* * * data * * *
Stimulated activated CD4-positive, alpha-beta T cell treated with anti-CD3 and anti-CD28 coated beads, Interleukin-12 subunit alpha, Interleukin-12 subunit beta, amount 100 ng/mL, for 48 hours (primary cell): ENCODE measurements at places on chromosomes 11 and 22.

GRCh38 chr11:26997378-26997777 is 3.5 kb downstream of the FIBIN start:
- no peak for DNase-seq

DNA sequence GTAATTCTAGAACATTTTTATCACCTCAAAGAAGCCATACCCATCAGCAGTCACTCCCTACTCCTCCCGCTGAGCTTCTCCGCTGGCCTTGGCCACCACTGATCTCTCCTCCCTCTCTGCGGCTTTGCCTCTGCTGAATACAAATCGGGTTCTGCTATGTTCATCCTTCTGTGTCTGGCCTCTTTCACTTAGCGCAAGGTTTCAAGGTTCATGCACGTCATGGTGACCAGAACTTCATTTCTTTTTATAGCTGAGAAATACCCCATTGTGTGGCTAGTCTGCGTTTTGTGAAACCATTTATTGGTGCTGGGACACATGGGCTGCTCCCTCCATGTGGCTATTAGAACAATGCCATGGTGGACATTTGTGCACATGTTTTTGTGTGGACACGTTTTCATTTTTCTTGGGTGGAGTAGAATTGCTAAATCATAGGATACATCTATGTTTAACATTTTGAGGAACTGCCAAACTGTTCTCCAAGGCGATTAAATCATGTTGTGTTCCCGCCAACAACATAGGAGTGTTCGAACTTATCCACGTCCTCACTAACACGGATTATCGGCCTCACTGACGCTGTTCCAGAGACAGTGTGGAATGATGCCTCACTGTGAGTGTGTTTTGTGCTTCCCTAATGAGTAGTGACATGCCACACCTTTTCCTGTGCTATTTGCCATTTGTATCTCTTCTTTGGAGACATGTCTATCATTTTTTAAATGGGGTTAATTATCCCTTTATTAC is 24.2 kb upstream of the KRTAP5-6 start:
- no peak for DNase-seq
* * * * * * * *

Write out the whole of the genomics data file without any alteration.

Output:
Stimulated activated CD4-positive, alpha-beta T cell treated with anti-CD3 and anti-CD28 coated beads, Interleukin-12 subunit alpha, Interleukin-12 subunit beta, amount 100 ng/mL, for 48 hours (primary cell): ENCODE measurements at places on chromosomes 11 and 22.

GRCh38 chr11:26997378-26997777 is 3.5 kb downstream of the FIBIN start:
- no peak for DNase-seq

DNA sequence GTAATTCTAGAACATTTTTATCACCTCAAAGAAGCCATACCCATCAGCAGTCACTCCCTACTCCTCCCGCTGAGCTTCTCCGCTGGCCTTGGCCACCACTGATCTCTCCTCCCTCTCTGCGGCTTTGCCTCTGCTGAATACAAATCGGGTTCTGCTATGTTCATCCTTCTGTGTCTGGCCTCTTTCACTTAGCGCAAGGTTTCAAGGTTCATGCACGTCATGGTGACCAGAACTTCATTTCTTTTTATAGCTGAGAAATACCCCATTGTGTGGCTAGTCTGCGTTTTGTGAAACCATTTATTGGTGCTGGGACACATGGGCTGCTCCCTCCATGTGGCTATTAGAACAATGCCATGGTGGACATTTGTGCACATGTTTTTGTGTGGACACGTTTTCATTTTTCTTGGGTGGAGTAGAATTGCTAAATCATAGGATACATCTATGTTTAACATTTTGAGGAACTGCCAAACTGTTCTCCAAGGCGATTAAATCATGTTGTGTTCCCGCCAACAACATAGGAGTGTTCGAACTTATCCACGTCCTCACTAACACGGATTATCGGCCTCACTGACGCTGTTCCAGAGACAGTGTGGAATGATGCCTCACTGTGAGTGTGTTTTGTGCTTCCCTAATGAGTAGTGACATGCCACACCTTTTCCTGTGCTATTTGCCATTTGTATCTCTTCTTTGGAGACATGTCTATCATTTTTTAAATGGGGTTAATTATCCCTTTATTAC is 24.2 kb upstream of the KRTAP5-6 start:
- no peak for DNase-seq